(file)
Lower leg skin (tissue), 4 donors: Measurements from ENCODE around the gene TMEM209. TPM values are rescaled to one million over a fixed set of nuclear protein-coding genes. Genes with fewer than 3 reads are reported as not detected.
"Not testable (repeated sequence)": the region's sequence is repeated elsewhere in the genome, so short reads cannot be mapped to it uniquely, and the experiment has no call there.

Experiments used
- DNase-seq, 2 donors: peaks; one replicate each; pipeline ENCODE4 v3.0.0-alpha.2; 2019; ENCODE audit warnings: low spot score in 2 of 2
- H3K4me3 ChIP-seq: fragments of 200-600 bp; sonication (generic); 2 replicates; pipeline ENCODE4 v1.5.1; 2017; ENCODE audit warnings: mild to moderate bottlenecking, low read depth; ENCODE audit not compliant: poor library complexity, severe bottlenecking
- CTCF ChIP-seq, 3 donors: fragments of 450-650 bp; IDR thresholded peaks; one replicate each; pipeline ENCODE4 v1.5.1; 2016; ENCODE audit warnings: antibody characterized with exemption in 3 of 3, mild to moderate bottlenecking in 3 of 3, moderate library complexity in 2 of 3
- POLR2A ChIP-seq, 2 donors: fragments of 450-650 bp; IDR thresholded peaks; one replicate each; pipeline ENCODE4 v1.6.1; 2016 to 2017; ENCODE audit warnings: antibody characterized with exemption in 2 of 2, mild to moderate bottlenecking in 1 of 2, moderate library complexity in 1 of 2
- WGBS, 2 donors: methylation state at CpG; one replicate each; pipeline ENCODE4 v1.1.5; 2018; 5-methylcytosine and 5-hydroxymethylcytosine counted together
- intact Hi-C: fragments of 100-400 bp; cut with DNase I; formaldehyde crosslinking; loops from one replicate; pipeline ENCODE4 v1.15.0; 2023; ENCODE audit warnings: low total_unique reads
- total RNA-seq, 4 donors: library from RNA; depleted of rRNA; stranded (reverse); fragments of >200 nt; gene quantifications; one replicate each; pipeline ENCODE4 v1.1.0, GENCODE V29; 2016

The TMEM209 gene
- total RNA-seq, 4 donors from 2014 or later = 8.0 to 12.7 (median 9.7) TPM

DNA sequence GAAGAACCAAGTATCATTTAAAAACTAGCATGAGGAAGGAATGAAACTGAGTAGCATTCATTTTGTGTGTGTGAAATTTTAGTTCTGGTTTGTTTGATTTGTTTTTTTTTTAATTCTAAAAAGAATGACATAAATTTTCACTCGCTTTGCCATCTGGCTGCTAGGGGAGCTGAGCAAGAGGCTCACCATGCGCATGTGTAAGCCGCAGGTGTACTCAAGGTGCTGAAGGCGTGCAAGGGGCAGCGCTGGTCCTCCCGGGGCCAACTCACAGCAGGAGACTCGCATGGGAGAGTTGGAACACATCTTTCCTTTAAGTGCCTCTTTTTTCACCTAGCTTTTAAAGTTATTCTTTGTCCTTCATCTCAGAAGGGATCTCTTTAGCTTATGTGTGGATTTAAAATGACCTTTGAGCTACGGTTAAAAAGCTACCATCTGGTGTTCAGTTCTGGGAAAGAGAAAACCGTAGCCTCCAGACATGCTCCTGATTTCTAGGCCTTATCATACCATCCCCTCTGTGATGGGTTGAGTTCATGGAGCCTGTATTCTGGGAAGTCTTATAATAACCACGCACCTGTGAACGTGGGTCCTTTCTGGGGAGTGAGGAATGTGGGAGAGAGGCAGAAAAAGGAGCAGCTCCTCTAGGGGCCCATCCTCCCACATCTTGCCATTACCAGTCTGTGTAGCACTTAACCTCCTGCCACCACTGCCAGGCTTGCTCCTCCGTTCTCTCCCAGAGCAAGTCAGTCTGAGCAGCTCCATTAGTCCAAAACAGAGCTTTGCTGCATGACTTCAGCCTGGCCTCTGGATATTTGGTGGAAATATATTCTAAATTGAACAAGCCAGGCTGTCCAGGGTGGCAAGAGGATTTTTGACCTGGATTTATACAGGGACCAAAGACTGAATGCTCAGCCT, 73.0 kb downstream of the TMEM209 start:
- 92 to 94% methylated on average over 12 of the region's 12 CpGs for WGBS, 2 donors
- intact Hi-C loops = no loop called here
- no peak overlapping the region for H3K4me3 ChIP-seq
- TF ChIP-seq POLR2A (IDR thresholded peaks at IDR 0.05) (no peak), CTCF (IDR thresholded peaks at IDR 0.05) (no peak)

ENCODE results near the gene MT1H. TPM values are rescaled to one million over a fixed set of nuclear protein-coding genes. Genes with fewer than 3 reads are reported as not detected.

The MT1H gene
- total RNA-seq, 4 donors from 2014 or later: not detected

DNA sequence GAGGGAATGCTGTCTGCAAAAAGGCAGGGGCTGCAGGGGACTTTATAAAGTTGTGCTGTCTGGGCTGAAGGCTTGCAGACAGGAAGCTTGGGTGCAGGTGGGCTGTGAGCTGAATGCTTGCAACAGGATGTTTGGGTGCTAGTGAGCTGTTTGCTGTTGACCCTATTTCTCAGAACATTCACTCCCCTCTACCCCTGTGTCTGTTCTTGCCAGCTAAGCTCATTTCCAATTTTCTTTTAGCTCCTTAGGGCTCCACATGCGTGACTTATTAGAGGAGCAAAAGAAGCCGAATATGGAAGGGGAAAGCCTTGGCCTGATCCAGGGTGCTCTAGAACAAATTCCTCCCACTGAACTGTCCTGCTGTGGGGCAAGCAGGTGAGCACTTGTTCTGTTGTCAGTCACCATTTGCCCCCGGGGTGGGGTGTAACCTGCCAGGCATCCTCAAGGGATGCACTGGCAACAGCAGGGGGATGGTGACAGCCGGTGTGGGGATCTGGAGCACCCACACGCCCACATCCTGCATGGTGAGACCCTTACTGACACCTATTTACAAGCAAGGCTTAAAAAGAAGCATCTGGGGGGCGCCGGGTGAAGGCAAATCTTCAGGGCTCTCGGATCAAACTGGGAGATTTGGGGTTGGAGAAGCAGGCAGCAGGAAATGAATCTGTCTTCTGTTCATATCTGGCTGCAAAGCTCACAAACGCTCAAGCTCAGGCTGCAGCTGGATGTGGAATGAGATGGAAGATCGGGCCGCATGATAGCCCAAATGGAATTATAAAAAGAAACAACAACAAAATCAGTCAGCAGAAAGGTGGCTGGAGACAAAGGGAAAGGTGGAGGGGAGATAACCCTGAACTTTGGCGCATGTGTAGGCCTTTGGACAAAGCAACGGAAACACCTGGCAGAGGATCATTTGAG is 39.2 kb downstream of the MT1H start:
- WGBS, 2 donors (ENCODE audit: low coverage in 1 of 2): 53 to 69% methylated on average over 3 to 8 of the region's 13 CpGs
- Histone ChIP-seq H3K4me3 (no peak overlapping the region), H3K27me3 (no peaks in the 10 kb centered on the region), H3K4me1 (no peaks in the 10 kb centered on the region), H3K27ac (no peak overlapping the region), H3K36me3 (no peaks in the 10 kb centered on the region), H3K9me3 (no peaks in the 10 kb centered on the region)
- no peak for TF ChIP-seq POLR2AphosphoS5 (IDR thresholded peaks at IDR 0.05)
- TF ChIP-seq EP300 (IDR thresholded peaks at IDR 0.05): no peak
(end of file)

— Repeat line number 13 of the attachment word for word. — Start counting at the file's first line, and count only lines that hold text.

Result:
DNA sequence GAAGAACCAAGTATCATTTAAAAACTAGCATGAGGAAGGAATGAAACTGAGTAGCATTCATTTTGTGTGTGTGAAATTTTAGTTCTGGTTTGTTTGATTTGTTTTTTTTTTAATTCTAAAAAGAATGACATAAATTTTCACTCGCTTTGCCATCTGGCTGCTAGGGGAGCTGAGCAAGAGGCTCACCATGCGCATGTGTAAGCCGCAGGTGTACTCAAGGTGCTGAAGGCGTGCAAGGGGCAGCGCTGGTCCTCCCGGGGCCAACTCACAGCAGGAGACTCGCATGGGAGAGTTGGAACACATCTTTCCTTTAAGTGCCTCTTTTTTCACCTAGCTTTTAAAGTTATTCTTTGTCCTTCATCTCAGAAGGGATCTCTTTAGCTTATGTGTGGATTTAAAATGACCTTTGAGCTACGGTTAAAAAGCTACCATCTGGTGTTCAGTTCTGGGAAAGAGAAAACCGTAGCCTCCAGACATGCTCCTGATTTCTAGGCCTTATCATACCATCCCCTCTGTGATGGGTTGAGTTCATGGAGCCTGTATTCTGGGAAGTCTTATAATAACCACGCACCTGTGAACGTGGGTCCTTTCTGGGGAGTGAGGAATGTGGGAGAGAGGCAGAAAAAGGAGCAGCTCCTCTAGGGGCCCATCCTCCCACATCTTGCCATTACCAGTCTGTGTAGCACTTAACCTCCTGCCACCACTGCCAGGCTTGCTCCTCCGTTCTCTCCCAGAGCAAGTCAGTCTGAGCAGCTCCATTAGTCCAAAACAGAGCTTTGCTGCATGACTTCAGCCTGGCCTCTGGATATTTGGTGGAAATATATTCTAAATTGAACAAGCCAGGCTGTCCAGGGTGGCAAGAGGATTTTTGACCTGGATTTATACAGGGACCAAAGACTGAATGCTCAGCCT, 73.0 kb downstream of the TMEM209 start: